Is Rainwater Harvesting included in your building project? If so, does the system have a third stage of filtration? If the answer is no or you are unsure what filtration techniques are used in Rainwater Harvesting, then this blog can help ensure you are equipped with the correct best practice information.

Traditionally, rainwater has been treated as a nuisance on construction projects as something to manage and dispose of as quickly and efficiently as possible. Actually, rainwater is a valuable resource for any building to reuse. Rainwater is naturally clear, safe, and free of debris when it falls from the sky. This means that relatively few stages of filtration are required on a Rainwater Harvesting System when compared to an existing mains water supply.

Although much less filtration is required when compared mains water, it is important to ensure that your non-potable water supply produced from the Rainwater Harvesting System is using the correct filtration. This is crucial for the safety of end users. The correct filtration is required because debris from the collecting roof area can enter the Rainwater Harvesting System. If not filtered properly, fine debris can block water meters and other important components within the Rainwater Harvesting System. This causes maintenance headaches for end users of the building and impacts water quality.

The British Standard for Rainwater Harvesting dictates two main stages of filtration are required. These come in the form of pre-tank filtration and the suction filter within the main storage tank. However, the most successful water-saving systems utilise a best practice third stage of filtration. The third filtration stage consists of either an Automatic Backwash Filter or more conventional cotton wound filters. It is important to understand the differences between these two filtration techniques.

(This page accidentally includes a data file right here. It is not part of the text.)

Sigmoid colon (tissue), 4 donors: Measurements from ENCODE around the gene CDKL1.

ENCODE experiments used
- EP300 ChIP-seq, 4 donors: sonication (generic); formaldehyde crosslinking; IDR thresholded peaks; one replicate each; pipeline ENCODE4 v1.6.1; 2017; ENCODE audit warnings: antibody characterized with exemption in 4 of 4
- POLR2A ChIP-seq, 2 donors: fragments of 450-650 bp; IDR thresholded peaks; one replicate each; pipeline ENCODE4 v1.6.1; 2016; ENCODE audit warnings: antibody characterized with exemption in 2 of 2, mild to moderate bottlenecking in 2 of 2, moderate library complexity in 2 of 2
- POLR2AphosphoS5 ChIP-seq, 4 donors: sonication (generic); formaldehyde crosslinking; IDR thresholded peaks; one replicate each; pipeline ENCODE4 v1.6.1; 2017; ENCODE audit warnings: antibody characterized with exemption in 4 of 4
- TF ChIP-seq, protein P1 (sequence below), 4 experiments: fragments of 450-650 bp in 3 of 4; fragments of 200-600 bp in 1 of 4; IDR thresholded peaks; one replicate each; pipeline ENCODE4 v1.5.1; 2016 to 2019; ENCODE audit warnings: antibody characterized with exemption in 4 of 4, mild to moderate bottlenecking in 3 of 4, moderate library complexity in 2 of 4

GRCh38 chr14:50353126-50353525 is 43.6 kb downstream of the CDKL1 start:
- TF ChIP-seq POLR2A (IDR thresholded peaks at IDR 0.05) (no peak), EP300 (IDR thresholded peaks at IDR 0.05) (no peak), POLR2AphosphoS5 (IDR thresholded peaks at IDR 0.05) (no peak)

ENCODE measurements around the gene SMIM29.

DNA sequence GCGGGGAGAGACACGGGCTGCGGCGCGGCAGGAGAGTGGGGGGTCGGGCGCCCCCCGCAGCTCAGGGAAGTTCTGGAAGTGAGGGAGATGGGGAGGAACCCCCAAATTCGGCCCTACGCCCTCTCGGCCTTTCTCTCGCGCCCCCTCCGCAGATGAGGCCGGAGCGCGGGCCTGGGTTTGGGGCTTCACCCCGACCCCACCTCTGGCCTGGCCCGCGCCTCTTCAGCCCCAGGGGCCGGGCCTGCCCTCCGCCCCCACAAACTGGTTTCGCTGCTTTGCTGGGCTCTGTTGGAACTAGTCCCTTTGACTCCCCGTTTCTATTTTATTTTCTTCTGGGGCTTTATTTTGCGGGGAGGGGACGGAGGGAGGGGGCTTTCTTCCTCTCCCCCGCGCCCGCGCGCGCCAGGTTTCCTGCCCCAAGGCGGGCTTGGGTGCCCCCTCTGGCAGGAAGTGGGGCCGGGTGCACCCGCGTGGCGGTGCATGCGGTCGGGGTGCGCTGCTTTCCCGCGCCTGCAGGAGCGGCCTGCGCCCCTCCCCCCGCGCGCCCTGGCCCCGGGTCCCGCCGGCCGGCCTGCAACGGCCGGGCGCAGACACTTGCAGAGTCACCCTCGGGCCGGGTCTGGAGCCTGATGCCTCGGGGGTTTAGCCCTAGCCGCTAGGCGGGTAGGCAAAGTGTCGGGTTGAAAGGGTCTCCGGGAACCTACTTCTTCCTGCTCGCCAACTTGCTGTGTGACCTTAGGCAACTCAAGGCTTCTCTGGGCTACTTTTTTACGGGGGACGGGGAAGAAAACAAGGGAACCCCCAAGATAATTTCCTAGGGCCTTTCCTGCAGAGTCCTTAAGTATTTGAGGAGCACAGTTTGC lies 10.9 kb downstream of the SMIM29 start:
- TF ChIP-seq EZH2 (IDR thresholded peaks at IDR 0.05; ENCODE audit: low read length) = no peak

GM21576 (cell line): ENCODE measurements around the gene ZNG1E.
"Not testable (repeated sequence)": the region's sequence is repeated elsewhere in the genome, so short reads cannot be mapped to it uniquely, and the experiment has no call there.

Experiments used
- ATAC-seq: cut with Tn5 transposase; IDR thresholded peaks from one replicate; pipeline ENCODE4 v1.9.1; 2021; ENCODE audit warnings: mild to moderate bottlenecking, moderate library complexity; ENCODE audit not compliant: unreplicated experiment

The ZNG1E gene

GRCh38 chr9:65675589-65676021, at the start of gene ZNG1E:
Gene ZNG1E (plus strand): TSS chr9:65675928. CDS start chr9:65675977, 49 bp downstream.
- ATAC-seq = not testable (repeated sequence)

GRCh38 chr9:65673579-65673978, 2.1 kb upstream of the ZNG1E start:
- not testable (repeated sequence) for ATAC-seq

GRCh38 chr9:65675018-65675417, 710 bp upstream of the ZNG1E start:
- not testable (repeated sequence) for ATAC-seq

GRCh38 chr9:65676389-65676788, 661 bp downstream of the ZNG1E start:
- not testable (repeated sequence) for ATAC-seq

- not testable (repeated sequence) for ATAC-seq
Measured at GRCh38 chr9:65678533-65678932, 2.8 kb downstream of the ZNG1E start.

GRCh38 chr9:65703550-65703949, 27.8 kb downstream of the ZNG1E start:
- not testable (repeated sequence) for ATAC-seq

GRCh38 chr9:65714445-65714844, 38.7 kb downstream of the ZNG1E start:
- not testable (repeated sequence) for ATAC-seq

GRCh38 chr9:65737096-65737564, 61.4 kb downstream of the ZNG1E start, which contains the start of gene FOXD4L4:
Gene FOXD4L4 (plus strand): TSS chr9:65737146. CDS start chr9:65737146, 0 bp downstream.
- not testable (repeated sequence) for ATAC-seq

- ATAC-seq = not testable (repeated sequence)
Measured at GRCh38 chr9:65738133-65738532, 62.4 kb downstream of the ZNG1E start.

1st stage of filtration – Pre-tank filters are a preliminary stage of filtration on a Rainwater Harvesting System which are designed to remove larger debris, such as leaves, foliage, and bird feathers. According to the British Standard for Rainwater Harvesting, preliminary filtration should be designed to filter water down to 1000 microns and be easily accessible for routine maintenance purposes.

2nd stage of filtration –Suction filters are situated in the main storage tank and are connected directly to the submersible pumps. The suction filter serves two purposes; the first purpose is to ensure that rainwater is collected from the cleanest part of the main storage tank. The cleanest part of the main storage tank on a Rainwater Harvesting System is 150mm above the base of the storage tank as this is where fine sediment settles. The second purpose is to filter rainwater down to 1000 microns.

3rd stage of filtration – An automatic backwash filter or cotton wound filter rated to 35 microns. This removes the risk of fine debris damaging important internal components within the Rainwater Harvesting System and improves water quality for the end user. More on this below.

What is an Automatic Backwash Filter?

Automatic Backwash Filters are the best practice approach to achieving a third stage of filtration on a Rainwater Harvesting System. The Backwash Filter consists of a high-quality metal coil to filter rainwater down to 35 microns. Automatic Backwash Filters are pre-fitted within the Rainwater Harvesting Control Panel. The integrated design simplifies installation for contractors and reduces the scope for error.